10. Time of year – Generally you won’t find a lot of jobs during the summer holiday season. Frustratingly, there always seems to be excuses ‘not to hire’ at certain times of the year (e.g. Easter, before/after the end of the financial year and so on). While there are fewer jobs, there are jobs available and it’s also a great time to network as recently returned or yet-to-leave hiring managers will have more time and inclination to speak with you.

  11. Full or part time – We’ll potentially see more part time and casual jobs in the future as companies become less inclined to hire (commit to) permanent full-time employees. However, at present, most jobs on the market are full time and suitable part time jobs are challenging – but not impossible – to come by…It’s all about creating the need in the eyes of the employer and getting into the market via networking!

  12. Educational level attained – While it’s tough to get any job, generally the less well-qualified you are, the more difficult it is to find another role. In saying that, most employers are interested in the experience and skills (value) you bring to the table rather than educational qualifications alone.

  13. Currency of skills – You may have skills, but if they are no longer in demand then you will find less demand for them. You may be great at manning the toll booth on the motorway, unfortunately these skills and also the role have been superseded by technology. However, as a toll collector you also have great skills with customers, cash handling and reconciliation, and technology among others…Where else can these skills be put to good use? Get out there and find out!

  14. Self-development – If you are willing to ‘go back to school’ or to undertake other development (to up-skill or pursue another vocation), you logically give yourself more chance of landing a role that you want. It’s a case of one step back to take two forward…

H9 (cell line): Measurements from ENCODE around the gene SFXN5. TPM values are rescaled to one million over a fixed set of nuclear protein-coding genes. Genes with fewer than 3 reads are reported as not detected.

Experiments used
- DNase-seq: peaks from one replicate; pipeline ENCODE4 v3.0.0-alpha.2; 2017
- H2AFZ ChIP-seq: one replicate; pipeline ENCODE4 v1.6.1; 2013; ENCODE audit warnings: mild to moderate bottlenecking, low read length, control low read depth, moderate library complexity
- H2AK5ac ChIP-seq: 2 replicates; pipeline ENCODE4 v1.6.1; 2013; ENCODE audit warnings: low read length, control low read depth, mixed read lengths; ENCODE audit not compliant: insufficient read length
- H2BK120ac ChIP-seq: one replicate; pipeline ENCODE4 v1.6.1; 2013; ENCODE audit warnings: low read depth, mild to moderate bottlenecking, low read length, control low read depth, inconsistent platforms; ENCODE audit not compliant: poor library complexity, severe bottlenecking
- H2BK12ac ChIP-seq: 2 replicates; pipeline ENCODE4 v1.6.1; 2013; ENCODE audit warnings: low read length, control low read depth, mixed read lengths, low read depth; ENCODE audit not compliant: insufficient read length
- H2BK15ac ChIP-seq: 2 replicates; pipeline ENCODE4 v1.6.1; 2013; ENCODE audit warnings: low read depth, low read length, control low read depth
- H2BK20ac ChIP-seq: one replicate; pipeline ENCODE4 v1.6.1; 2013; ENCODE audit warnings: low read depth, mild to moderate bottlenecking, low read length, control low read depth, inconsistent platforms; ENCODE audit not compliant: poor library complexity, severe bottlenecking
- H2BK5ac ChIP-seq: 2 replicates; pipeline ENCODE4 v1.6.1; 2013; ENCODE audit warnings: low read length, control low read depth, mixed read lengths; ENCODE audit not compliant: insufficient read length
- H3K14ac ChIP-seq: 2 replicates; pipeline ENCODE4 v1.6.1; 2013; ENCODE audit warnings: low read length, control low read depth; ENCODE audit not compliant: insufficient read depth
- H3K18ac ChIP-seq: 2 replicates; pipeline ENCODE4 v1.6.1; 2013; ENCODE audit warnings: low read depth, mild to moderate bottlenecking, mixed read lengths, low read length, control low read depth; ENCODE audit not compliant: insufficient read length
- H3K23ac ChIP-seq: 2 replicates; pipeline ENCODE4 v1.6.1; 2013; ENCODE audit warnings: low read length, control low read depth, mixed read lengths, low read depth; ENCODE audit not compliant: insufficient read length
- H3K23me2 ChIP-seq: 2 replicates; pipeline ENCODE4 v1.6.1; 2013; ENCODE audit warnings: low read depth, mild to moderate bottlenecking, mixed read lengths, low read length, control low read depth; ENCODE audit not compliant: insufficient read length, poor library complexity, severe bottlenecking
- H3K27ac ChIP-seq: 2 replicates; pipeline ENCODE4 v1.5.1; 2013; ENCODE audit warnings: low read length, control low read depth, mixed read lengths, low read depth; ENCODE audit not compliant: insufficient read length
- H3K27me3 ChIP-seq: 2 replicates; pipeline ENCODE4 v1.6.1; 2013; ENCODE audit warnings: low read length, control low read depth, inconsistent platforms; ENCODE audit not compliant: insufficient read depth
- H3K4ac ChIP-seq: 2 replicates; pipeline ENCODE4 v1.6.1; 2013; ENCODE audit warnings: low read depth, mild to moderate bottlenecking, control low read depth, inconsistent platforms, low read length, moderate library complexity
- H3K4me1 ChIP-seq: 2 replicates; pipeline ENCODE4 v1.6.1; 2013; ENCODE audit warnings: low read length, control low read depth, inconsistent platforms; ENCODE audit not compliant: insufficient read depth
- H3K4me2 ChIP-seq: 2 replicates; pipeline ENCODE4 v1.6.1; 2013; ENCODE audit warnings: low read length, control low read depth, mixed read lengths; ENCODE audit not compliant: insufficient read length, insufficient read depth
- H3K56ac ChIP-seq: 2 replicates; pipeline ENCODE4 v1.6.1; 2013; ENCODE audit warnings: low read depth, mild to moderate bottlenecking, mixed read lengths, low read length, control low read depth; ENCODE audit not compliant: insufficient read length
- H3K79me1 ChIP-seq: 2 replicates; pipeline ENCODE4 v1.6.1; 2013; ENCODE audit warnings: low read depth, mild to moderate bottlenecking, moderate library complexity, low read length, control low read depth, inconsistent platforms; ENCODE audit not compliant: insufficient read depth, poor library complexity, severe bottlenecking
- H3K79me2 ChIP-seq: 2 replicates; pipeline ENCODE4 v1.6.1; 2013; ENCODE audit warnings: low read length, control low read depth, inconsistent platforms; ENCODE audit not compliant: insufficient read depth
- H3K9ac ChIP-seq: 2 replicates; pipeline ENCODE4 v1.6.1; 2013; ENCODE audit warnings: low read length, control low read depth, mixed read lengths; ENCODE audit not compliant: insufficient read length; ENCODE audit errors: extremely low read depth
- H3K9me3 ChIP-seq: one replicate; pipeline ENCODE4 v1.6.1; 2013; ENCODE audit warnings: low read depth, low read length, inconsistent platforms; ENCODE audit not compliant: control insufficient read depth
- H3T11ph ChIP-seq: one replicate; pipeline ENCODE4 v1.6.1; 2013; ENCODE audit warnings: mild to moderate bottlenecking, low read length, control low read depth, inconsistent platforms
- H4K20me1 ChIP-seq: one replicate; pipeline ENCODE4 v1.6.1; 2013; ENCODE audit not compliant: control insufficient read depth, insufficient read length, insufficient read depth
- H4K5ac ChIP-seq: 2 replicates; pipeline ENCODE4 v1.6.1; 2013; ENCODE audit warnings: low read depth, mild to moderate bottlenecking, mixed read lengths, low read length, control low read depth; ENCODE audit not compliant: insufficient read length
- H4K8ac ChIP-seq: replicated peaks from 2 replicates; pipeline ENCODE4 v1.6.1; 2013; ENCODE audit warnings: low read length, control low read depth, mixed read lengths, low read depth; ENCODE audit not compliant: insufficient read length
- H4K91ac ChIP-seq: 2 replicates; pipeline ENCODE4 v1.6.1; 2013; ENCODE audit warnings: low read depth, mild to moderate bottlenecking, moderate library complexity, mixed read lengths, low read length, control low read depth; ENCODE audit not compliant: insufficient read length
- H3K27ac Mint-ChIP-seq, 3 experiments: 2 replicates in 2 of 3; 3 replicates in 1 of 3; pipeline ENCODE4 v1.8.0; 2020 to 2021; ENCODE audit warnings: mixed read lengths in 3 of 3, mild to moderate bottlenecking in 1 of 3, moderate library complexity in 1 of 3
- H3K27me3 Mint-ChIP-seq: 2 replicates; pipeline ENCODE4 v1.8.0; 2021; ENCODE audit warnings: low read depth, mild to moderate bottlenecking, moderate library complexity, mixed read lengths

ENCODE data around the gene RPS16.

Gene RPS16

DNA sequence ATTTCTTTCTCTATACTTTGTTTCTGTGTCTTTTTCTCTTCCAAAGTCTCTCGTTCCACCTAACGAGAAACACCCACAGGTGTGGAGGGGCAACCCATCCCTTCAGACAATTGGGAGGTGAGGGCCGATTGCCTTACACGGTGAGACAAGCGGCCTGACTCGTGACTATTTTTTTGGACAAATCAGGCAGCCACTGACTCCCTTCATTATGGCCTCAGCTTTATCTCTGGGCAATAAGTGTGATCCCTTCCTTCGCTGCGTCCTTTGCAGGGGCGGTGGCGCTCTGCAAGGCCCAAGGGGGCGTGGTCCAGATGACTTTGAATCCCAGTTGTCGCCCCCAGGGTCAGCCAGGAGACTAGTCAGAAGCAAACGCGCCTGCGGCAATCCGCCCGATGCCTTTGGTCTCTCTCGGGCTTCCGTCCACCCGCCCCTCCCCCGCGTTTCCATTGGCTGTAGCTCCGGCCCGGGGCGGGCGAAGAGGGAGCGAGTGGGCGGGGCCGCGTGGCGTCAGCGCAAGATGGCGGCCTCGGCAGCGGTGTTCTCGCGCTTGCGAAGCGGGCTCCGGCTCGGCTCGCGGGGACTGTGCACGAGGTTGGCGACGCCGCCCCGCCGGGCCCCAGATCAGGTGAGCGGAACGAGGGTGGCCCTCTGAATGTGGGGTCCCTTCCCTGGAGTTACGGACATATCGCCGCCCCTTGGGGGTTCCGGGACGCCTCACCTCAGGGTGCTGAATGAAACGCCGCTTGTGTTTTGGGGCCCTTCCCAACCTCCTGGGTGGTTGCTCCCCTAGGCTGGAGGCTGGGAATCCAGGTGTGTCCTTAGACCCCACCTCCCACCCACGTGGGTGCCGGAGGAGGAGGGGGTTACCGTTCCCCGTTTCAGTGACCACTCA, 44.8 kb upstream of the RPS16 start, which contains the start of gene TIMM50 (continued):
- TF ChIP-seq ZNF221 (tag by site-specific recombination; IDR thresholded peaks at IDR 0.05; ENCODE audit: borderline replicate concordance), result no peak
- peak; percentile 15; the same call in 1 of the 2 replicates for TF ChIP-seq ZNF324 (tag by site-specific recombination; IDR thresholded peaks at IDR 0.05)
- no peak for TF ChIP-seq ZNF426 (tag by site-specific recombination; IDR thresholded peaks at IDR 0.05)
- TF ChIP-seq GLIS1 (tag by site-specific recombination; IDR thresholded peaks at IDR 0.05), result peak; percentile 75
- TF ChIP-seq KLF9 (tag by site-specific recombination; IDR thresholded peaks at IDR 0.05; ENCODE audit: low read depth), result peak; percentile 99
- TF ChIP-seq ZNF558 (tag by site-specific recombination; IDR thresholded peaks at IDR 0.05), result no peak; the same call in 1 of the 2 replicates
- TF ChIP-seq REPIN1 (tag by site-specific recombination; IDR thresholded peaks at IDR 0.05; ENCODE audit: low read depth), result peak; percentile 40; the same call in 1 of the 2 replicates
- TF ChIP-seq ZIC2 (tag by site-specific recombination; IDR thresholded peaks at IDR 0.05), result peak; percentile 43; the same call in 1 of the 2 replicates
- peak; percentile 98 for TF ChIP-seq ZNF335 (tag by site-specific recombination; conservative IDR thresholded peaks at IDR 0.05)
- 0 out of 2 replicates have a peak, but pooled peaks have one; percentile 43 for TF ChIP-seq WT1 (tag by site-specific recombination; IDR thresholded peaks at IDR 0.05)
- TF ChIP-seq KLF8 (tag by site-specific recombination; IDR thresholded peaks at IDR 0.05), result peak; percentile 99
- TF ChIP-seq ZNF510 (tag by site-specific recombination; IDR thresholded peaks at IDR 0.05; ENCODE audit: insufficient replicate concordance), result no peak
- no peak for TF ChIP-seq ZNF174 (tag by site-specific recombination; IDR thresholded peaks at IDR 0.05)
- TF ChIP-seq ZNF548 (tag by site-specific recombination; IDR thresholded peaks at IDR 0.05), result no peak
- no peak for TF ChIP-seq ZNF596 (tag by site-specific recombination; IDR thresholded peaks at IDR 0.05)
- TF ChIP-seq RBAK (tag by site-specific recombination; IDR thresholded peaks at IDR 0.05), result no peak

15. Luck – Yes, that’s right, luck, L-U-C-K! Very often job search is about being in the right place, meeting the right person at the right time. You can create your own luck in job search by getting out from behind your computer and meeting people! The more people you meet, the more information you discover which may potentially lead to a new role. Very often, companies don’t have time to advertise jobs or place them with recruiters, with the result that they ‘get by’ being under-staffed (with concomitant impacts). Put yourself out there in order to be found!

Unemployment is a fact of life and affects many people. The way you address and respond to your period of unemployment is critical in determining how long you will be out of work!

In my experience you will give yourself a significantly greater chance to land your next job in a shorter space of time simply by being ACTIVE in job search.

Don’t be passive, slouched over your computer sending off applications to already over-subscribed jobs or harried recruiters. Meet up with a few good recruiters, but predominantly get out and meet people (networking) and structure your days and weeks to incorporate high quality job search (along with some balance to spend time with family and friends and to plan time for yourself). If you do these things, you can effectively counter a lot of the variables mentioned earlier and be able to move into your next role sooner.

Click here to contact Paul Di Michiel (The Career Medic) who can help you in your job search and offer guidance on how to get your next role sooner including resumes, LinkedIn profiles and interviewing.

The Career Medic – Taking the worry out of job search for the over 40s